How to identify what you want out of a job
A year into my first job out of school, I found myself feeling content with my job but wanting more. As I embarked on finding and creating a path that would be more fulfilling for me, I found myself pretty confused on how to approach finding my second job. I hope whoever is searching for their second job, this article can help you along the way.
Identify what you want more from your current job
A good first question to ask yourself is whether you need to switch projects, teams, or search for another company. Sometimes, satisfaction with your current job may be very dependent on your immediate surroundings or it can be a fundamental structure of the company you work at.
Maybe you just need to switch projects
If you are feeling uninspired with your current project, maybe asking your manager to switch to another one or alternatively even creating your own project that you are interested in could be what you are looking for. Maybe your teammates are working on problems you are interested in and asking them to help out may be enough to feel more happy with your job.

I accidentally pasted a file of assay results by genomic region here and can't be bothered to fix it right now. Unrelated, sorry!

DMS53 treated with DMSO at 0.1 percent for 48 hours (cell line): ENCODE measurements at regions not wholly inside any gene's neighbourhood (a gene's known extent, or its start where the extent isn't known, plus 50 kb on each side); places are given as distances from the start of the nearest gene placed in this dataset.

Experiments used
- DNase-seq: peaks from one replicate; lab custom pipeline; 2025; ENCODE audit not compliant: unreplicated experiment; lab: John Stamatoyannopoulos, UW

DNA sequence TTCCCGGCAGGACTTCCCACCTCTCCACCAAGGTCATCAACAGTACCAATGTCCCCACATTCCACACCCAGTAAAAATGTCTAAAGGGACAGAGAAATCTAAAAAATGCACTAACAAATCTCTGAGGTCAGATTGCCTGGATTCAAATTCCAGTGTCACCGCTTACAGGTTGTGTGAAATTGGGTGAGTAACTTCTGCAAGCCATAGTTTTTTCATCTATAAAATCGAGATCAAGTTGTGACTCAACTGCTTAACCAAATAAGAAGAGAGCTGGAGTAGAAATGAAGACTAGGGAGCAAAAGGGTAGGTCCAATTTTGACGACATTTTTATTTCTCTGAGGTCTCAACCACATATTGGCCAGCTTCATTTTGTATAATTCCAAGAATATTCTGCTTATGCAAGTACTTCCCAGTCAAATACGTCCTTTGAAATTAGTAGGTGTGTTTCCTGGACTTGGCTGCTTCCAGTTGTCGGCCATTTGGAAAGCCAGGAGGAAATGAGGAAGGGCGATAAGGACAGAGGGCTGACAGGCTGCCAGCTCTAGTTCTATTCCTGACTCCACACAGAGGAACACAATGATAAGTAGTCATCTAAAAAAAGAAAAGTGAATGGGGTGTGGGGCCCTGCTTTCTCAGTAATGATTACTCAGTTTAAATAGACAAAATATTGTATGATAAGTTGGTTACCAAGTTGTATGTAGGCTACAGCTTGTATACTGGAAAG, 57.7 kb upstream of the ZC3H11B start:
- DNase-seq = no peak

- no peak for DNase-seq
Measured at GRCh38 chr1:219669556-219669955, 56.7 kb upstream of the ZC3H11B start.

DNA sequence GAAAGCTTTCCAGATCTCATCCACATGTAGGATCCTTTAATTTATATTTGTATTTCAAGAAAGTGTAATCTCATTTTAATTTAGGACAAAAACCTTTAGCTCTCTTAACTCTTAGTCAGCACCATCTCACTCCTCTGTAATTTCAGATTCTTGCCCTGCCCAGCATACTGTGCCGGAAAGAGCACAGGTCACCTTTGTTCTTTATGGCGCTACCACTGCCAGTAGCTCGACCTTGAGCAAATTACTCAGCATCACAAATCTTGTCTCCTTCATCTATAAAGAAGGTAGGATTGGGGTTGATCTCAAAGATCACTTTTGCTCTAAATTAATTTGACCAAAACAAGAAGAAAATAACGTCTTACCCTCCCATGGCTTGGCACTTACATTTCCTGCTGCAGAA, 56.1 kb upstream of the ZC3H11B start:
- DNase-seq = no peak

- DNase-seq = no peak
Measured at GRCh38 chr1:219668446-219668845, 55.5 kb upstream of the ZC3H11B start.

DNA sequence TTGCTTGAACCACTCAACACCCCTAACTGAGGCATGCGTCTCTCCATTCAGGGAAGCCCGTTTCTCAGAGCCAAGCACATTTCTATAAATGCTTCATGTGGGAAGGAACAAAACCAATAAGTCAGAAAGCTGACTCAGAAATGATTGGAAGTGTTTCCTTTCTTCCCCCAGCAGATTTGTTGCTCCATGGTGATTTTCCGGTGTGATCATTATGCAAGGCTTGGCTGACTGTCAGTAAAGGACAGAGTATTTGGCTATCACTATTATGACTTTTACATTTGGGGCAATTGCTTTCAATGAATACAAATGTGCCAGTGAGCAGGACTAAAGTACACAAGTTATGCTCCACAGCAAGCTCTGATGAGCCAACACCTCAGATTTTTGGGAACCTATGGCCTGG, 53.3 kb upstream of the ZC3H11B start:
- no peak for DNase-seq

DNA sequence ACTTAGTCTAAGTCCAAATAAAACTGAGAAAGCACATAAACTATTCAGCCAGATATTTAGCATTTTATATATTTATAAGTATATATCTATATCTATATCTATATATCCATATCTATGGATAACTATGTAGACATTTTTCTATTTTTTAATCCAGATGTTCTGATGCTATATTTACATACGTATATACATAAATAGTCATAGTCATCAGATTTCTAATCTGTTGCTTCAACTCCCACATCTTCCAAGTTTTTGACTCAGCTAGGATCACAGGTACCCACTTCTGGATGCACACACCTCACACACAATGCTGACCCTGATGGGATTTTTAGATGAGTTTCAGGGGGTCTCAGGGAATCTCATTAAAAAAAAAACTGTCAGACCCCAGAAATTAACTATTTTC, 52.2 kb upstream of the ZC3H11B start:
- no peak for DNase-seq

Maybe you just need to switch teams
Alternatively, sometimes your team may be the reason why. Are you looking for better mentorship? Maybe the area of focus that your team works on was not quite what you were looking for. What if you want a manager that could better help you achieve your career goals? These are all valid concerns, and if you still enjoy the company culture, maybe a switch to a different team would be a good change of pace. Also, it is a lot easier to switch teams than to interview for a new company.
But maybe you need to switch companies
If you feel the company as a whole cannot offer you what you are looking for, this is a good opportunity to really consider what you want. Maybe the role you want at a company does not exist. For example, larger companies have very distinct roles for backend and frontend engineers, but startups tend to have more blended roles for full stack engineers.